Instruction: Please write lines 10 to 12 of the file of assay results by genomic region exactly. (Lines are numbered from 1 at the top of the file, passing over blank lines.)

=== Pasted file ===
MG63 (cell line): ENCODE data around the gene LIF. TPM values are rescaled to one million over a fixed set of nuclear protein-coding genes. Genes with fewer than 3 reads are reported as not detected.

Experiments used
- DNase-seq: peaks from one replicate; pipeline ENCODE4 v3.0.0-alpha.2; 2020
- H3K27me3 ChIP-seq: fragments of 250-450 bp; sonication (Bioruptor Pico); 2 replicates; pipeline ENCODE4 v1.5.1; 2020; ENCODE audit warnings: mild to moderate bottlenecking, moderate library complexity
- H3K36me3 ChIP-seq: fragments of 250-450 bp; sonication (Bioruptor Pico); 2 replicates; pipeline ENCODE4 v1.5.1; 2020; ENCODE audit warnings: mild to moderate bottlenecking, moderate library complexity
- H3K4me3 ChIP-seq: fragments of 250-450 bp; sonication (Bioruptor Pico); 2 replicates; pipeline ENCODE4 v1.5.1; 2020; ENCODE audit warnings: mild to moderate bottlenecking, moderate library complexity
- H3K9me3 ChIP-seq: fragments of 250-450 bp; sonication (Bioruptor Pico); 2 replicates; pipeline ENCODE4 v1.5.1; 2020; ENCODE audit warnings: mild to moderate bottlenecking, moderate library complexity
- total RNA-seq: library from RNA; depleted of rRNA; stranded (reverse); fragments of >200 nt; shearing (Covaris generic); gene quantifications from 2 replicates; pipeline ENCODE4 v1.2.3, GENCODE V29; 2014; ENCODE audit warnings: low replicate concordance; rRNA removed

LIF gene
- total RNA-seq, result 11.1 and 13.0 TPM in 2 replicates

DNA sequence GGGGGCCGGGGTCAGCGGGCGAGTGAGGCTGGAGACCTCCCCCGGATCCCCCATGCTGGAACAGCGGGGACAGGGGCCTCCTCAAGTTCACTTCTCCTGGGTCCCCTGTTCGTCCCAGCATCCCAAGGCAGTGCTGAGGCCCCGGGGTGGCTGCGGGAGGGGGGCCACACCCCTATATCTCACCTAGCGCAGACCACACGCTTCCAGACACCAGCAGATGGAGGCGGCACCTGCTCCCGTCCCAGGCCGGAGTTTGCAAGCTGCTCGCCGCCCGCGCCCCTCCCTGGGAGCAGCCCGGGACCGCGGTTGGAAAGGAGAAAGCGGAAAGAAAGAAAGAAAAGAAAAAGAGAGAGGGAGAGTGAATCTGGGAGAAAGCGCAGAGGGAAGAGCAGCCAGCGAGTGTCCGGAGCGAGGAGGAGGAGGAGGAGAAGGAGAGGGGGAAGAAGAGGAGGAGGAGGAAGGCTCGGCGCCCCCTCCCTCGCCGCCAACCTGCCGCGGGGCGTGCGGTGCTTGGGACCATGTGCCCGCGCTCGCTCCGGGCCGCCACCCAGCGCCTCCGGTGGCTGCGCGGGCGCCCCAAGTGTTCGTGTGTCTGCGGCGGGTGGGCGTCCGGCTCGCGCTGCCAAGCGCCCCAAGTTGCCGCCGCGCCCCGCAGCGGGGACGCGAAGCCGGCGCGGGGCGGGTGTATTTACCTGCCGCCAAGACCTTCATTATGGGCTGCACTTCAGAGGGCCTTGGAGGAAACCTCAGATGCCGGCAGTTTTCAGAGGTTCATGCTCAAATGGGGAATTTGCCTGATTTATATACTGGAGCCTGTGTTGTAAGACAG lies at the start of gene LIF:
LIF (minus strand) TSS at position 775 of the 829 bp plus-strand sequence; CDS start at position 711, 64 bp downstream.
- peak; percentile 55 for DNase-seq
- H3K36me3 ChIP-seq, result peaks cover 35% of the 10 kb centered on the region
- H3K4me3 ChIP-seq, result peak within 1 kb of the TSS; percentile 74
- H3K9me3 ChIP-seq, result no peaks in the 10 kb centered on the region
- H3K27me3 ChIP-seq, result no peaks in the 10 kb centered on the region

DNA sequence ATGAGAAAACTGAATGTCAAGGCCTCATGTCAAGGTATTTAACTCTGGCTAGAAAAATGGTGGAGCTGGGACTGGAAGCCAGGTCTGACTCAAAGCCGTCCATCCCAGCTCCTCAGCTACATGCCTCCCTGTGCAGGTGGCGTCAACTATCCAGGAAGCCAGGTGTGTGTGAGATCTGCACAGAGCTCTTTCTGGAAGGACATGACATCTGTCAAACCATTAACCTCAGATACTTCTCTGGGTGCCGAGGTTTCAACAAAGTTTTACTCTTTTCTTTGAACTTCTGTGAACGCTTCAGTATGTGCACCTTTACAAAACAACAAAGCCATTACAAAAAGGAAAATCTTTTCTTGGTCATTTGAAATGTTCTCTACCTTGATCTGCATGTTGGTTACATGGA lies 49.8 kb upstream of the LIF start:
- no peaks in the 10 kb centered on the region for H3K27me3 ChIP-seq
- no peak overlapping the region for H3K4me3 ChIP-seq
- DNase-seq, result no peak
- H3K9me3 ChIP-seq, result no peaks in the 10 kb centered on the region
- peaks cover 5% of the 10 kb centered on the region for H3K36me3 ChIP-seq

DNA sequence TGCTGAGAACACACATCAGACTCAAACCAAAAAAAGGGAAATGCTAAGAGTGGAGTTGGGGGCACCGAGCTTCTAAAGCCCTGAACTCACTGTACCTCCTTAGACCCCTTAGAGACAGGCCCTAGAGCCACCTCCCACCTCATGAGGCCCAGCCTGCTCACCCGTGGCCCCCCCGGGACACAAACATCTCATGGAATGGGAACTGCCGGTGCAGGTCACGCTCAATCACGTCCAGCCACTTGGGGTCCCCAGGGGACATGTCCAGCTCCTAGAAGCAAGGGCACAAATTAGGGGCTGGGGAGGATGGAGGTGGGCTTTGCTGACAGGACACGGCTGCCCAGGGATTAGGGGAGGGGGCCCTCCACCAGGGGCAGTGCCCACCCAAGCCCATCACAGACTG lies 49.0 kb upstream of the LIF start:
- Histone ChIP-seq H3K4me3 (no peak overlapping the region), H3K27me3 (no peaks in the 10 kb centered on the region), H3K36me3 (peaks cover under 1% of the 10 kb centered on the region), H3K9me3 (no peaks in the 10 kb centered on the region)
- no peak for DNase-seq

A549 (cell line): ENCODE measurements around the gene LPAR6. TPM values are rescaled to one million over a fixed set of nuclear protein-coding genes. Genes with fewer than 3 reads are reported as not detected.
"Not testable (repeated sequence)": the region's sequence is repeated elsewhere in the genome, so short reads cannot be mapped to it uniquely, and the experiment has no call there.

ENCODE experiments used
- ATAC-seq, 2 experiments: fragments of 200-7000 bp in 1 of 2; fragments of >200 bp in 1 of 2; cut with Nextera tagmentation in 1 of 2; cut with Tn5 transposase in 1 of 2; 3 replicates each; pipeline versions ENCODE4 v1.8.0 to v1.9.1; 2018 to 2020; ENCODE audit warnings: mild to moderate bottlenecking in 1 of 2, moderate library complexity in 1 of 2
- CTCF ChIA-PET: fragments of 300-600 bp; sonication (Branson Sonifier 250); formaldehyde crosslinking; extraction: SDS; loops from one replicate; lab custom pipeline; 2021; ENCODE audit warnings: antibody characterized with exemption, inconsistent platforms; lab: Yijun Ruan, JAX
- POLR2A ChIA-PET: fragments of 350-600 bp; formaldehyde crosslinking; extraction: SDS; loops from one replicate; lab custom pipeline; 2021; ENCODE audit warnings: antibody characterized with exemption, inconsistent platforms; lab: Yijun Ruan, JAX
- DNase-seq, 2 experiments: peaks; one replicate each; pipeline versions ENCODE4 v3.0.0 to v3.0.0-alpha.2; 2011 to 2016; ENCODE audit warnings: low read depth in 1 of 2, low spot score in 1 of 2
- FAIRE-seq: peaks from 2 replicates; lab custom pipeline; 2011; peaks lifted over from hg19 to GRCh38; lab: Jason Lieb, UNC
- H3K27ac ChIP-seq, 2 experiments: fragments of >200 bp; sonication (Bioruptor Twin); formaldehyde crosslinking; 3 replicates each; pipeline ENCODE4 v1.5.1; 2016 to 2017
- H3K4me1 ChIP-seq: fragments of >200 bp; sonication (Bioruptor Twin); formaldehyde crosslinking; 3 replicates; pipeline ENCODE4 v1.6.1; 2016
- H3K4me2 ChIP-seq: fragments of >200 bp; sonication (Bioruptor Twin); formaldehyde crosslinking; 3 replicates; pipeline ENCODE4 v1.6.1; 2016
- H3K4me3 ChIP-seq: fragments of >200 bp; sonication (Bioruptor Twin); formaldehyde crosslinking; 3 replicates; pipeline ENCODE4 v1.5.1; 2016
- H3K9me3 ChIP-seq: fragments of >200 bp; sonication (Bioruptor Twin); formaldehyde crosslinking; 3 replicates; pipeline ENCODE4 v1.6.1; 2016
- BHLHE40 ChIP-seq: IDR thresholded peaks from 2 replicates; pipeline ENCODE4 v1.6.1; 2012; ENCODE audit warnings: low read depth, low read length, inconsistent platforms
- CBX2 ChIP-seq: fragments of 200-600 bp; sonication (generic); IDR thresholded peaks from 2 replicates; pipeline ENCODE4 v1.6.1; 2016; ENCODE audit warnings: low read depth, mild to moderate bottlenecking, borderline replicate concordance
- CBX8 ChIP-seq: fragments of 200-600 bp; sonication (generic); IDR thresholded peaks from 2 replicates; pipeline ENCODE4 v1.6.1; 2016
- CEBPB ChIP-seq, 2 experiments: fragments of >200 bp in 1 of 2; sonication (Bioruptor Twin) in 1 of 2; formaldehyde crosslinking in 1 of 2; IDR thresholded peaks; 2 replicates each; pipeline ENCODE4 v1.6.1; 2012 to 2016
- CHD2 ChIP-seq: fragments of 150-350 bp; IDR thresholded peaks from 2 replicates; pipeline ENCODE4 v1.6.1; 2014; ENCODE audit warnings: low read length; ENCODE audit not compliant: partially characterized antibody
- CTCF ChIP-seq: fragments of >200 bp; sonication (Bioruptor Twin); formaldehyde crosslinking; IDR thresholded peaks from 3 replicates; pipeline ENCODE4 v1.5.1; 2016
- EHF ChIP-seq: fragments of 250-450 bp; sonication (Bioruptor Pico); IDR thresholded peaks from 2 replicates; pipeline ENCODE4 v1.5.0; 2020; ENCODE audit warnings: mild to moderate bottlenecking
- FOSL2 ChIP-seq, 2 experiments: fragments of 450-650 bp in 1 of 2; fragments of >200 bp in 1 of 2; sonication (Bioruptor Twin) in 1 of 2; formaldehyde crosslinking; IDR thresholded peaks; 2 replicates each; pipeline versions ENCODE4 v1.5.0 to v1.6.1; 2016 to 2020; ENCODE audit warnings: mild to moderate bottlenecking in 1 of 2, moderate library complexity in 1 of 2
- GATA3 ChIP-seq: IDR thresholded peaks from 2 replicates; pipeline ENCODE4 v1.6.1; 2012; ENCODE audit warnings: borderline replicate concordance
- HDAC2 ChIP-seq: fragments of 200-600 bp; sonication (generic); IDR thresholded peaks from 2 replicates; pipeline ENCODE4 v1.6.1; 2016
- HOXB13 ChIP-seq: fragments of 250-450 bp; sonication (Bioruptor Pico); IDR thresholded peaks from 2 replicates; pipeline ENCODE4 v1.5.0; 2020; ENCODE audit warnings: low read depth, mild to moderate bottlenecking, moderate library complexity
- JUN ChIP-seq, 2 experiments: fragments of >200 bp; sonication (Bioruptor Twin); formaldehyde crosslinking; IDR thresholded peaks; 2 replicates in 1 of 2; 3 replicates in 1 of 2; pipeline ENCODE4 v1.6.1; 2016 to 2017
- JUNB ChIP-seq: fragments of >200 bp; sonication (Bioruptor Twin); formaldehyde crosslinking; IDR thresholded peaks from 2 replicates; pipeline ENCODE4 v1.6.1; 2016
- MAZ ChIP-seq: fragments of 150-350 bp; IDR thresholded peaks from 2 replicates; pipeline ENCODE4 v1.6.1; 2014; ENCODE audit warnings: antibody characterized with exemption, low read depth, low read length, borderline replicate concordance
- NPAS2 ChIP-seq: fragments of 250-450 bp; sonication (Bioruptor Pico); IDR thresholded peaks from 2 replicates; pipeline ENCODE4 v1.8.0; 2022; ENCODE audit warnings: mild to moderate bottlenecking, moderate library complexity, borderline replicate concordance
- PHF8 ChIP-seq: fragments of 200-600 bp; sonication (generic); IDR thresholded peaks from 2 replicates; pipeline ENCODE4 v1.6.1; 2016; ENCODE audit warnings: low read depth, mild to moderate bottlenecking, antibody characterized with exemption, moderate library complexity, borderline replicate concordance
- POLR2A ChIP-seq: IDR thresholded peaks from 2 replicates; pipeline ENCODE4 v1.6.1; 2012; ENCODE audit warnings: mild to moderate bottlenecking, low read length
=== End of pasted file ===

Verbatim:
- total RNA-seq, result 11.1 and 13.0 TPM in 2 replicates

DNA sequence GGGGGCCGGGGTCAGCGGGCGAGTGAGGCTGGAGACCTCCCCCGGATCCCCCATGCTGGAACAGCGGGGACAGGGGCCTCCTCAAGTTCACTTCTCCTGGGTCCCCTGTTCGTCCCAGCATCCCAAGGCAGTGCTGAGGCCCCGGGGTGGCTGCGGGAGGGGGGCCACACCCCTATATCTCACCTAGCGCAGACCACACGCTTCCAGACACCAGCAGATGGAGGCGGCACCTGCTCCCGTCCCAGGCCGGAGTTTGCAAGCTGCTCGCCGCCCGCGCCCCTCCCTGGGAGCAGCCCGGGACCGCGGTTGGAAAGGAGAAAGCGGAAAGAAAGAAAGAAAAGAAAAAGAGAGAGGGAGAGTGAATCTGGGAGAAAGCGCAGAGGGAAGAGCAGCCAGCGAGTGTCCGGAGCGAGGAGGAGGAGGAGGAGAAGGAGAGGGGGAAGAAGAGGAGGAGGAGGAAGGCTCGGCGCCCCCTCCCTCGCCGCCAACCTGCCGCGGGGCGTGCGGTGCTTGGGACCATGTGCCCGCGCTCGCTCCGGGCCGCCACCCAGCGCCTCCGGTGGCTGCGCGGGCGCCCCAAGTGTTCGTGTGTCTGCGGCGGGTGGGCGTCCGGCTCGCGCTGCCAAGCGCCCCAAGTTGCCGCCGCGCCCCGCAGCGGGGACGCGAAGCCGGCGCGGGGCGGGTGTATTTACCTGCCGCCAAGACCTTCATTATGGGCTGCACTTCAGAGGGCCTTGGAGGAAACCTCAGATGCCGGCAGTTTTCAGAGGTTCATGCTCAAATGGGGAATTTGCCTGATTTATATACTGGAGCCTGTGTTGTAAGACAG lies at the start of gene LIF:
LIF (minus strand) TSS at position 775 of the 829 bp plus-strand sequence; CDS start at position 711, 64 bp downstream.